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Controversy Swirls Around Ben & Jerry's Statement That U.S. Exists On Stolen Indigenous Land

This is not the first time Ben & Jerry's has faced backlash for its polarizing stand on various social issues.
Cover Image Source | Scott Olson | Getty Images
Cover Image Source | Scott Olson | Getty Images

Ben & Jerry's, an iconic ice cream brand known for its socially conscious stance, has once again stirred up controversy with its recent statement on Twitter. The company's official account called on people to acknowledge that the United States exists on stolen indigenous land and urged them to commit to "returning" it, reports Fox Business. This declaration, which coincided with Independence Day, quickly ignited a firestorm of backlash and calls for a boycott akin to the ongoing Bud Light boycott. 

Cover Image Source: Ben & Jerry's
Cover Image Source: Ben & Jerry's

Prior to posting on Twitter, the ice cream company released an article about the issue on its website on June 30. In their article, Ben & Jerry's reminded how indigenous activists climbed Mount Rushmore in 1970 to occupy it for months demanding back their land. And later the US Supreme Court ruled that Mount Rushmore and the Black Hills were indeed stolen, awarding $105 million to Sioux in damages, which the community declined, mentions the article. After that on the 4th of July, while Americans celebrated their nation's independence with parades, barbecues, and fireworks, Ben & Jerry's took to Twitter to remind its followers of the harsh reality. The company stated, "This 4th of July, it's high time we recognize that the US exists on stolen Indigenous land and commit to returning it." The tweet included a link to the post elaborating on the topic and specifically mentioned Mount Rushmore as a place to start.


The response on social media was swift and overwhelmingly critical. Many users expressed outrage at the timing of the statement, as it coincided with a day of national celebration. Florida Governor Ron DeSantis's press secretary, Jeremy Redfern, simply replied, "No it doesn't," rejecting the claim that the U.S. is on stolen land. Singer-songwriter John Rich called for a boycott, likening it to the Bud Light boycott in the past. Other users echoed the sentiment, stating that they would no longer purchase Ben & Jerry's products.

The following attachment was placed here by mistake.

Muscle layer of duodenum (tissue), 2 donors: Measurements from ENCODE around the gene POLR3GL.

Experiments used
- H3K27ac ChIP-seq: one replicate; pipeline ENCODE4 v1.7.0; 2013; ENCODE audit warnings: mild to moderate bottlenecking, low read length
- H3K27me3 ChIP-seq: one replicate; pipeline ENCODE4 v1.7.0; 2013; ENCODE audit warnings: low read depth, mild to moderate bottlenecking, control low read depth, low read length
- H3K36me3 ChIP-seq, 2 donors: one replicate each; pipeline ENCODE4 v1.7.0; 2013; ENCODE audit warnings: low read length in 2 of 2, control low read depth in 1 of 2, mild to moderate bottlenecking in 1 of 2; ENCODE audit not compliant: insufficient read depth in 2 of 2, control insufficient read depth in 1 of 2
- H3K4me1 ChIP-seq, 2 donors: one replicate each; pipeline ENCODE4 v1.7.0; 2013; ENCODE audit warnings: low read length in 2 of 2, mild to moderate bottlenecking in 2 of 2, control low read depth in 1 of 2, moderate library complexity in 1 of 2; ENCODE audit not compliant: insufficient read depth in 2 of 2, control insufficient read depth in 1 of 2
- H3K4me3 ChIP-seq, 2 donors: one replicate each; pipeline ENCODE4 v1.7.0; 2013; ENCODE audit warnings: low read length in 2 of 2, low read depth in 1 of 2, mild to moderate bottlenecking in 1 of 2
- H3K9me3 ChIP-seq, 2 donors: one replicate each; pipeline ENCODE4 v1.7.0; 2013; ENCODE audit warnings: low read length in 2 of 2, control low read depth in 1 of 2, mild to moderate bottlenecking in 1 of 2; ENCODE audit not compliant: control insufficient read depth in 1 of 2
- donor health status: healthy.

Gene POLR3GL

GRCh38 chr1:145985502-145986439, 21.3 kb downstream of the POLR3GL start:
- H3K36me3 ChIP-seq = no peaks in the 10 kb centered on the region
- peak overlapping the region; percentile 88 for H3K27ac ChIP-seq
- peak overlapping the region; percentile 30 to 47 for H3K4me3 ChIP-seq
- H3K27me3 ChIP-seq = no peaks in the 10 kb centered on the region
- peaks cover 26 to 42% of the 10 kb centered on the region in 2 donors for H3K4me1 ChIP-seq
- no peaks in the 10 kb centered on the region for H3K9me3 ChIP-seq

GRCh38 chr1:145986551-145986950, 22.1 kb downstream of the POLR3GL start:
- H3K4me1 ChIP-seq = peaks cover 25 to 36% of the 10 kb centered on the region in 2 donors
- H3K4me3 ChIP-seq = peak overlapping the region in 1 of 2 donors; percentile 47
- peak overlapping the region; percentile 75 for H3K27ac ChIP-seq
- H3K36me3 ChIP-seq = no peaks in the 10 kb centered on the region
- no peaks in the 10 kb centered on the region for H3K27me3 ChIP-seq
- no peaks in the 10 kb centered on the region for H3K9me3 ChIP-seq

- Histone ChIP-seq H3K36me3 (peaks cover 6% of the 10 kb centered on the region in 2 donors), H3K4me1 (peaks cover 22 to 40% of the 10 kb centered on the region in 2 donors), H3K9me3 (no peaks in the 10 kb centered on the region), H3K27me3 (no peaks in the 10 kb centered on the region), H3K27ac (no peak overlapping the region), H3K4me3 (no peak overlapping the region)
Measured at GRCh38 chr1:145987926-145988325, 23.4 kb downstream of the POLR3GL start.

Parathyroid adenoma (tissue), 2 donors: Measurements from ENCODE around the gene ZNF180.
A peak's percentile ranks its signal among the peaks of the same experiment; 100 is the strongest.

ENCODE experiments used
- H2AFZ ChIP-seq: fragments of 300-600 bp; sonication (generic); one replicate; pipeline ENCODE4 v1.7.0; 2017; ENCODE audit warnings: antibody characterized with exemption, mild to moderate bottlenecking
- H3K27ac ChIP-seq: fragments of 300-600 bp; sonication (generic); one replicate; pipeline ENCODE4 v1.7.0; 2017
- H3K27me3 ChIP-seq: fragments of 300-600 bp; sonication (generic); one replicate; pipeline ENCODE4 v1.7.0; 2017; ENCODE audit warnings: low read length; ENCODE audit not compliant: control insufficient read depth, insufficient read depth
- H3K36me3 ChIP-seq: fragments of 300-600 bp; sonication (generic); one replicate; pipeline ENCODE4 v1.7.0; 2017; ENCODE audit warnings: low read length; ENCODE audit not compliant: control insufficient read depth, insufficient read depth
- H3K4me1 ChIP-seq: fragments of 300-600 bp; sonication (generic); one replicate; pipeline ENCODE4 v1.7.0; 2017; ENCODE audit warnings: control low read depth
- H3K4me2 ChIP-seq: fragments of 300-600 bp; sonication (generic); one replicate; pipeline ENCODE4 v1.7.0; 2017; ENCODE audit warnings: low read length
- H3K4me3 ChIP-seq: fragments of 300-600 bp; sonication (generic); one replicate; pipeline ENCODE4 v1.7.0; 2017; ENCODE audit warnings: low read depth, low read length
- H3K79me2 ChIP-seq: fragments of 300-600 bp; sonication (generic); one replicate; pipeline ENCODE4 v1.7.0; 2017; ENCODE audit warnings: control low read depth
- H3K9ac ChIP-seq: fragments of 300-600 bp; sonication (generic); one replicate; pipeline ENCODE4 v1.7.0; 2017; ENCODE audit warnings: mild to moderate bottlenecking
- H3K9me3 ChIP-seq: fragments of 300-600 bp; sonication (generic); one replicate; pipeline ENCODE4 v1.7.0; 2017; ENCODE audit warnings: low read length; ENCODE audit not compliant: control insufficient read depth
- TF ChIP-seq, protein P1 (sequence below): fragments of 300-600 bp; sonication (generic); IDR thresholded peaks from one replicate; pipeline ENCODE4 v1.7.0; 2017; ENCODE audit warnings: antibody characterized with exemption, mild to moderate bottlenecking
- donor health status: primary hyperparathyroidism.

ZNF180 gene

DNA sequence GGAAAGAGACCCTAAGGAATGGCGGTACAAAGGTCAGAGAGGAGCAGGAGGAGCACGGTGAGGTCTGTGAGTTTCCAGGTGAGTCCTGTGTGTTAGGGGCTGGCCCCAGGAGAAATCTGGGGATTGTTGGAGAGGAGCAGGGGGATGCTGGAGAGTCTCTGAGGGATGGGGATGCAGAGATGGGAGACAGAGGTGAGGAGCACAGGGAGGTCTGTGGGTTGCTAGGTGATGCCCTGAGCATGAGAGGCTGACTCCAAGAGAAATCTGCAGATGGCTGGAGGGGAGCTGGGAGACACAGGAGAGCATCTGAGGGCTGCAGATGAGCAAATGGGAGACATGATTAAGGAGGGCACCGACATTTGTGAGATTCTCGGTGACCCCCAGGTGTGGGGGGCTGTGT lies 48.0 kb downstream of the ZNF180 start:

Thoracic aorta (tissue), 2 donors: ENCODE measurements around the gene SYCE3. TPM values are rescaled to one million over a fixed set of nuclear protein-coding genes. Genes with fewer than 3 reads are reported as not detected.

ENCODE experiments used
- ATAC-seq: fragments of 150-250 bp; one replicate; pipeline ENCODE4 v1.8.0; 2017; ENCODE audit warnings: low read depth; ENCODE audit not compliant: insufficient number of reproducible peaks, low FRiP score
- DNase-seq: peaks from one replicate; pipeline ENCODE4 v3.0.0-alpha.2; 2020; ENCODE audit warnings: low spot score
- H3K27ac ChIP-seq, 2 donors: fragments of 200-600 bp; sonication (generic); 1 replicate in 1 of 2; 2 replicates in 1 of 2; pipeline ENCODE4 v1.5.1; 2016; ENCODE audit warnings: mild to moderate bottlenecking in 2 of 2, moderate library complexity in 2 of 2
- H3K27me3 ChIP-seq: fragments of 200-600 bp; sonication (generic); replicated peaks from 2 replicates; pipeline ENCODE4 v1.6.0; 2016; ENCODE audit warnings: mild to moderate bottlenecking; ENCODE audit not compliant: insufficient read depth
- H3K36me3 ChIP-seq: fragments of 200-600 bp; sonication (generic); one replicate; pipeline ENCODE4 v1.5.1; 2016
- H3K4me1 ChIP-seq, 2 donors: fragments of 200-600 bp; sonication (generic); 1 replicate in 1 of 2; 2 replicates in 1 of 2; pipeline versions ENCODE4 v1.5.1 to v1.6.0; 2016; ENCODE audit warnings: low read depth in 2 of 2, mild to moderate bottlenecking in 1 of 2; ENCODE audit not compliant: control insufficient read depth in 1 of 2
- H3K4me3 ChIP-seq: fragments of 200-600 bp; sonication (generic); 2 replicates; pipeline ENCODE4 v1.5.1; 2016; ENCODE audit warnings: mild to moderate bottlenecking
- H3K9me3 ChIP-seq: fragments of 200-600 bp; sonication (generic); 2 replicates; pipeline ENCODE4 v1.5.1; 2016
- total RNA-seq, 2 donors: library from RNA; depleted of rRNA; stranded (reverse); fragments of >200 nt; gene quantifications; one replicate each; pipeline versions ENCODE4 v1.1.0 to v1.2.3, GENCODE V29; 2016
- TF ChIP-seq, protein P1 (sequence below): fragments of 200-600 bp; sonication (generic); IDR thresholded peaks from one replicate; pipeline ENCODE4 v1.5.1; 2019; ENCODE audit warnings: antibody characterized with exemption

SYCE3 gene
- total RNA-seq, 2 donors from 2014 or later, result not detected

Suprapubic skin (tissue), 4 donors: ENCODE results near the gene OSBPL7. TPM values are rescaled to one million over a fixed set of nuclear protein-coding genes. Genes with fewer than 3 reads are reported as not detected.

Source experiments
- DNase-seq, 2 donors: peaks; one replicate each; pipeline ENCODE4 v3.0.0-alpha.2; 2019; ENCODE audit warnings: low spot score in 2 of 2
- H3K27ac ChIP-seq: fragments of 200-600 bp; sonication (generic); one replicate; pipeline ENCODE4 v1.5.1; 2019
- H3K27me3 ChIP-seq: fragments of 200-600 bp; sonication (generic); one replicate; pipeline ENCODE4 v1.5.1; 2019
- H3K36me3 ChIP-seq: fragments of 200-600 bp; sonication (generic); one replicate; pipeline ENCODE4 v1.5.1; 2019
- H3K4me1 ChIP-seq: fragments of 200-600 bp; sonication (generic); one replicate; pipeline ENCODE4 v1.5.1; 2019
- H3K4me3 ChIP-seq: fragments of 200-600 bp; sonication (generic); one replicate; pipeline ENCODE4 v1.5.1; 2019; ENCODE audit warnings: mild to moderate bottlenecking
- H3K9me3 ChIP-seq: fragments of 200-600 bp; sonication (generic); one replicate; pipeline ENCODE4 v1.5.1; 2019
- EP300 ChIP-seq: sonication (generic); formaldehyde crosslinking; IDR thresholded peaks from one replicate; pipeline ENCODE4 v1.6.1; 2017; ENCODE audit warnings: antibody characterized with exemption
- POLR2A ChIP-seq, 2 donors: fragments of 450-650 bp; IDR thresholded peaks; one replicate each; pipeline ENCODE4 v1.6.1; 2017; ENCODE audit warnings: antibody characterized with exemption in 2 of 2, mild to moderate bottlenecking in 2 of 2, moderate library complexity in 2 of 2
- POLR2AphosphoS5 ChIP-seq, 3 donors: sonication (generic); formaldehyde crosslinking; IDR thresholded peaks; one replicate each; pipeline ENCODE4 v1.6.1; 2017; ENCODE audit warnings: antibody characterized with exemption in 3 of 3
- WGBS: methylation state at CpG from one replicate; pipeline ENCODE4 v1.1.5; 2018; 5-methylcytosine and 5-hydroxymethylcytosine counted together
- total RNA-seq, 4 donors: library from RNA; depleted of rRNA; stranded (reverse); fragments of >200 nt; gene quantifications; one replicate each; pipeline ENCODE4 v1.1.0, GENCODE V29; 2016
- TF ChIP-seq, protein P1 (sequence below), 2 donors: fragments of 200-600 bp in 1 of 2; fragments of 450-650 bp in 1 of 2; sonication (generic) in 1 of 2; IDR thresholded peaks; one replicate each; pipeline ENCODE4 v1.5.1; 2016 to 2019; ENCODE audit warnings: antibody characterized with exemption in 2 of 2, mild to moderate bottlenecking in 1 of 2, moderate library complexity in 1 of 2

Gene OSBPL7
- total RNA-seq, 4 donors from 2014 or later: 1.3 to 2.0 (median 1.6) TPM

Image Source: Ben & Jerry
Image Source: Ben & Jerry's

This is not the first time Ben & Jerry's has faced backlash for its controversial stances. In June, the company announced that it would no longer pay for advertising on Twitter, citing concerns over what it perceived as a rise in "hate speech" on the platform since Elon Musk took over. The ice cream brand expressed dissatisfaction with the lack of effective content moderation on the platform. Additionally, in 2021, Ben & Jerry's faced boycotts from consumers in the U.S. after declaring that it would no longer sell its ice cream in Israel's "Occupied Palestinian Territory," referring to the West Bank and Gaza Strip.

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A post shared by Ben & Jerry's (@benandjerrys)


The issue of land ownership and indigenous rights is a complex and sensitive topic. Throughout history, many indigenous communities have experienced displacement and loss of their ancestral lands. Recognizing and addressing these historical injustices is important for achieving reconciliation and promoting social justice. However, the timing and manner in which Ben & Jerry's made their statement have raised questions about the appropriateness and effectiveness of their approach.

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A post shared by Ben & Jerry's (@benandjerrys)


While Ben & Jerry's has a history of advocating for social causes and using its platform to raise awareness, it is essential to engage in meaningful dialogue and consider different perspectives when addressing such sensitive topics. Open and respectful conversations can foster understanding and empathy, ultimately contributing to positive change. By encouraging discussions on the complexities of land ownership and indigenous rights, we can work towards a more inclusive and equitable society.